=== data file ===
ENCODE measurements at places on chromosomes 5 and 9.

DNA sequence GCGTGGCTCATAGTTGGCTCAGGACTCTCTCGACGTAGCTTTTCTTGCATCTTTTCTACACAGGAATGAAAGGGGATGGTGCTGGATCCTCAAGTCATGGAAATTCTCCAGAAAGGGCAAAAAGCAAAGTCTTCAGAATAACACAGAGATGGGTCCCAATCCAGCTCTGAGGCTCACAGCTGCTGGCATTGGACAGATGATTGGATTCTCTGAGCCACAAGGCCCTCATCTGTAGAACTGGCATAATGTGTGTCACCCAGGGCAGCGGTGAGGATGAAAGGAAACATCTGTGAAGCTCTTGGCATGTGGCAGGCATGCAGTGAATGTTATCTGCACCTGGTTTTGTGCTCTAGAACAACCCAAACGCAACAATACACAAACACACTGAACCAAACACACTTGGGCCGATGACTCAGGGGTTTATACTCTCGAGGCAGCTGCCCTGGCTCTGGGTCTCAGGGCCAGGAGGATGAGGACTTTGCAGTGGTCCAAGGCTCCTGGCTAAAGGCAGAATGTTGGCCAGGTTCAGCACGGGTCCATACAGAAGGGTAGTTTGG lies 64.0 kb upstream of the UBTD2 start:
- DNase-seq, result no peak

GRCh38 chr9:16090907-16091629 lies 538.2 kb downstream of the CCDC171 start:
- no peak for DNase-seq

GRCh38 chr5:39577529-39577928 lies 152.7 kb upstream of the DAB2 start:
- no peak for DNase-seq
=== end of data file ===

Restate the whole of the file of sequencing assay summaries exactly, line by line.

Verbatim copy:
ENCODE measurements at places on chromosomes 5 and 9.

DNA sequence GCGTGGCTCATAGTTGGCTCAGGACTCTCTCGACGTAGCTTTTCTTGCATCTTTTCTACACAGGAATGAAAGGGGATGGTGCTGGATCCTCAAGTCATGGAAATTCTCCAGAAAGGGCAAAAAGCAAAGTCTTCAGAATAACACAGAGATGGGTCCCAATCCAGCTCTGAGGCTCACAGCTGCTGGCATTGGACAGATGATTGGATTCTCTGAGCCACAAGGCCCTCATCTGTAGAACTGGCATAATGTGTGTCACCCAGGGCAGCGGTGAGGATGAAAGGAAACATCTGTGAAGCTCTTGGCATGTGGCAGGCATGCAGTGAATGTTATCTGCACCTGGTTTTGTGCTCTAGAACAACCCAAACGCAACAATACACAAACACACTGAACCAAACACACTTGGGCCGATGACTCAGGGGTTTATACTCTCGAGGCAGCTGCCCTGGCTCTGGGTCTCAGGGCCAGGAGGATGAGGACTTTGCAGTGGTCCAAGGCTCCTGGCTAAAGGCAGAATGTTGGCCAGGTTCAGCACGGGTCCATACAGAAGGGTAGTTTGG lies 64.0 kb upstream of the UBTD2 start:
- DNase-seq, result no peak

GRCh38 chr9:16090907-16091629 lies 538.2 kb downstream of the CCDC171 start:
- no peak for DNase-seq

GRCh38 chr5:39577529-39577928 lies 152.7 kb upstream of the DAB2 start:
- no peak for DNase-seq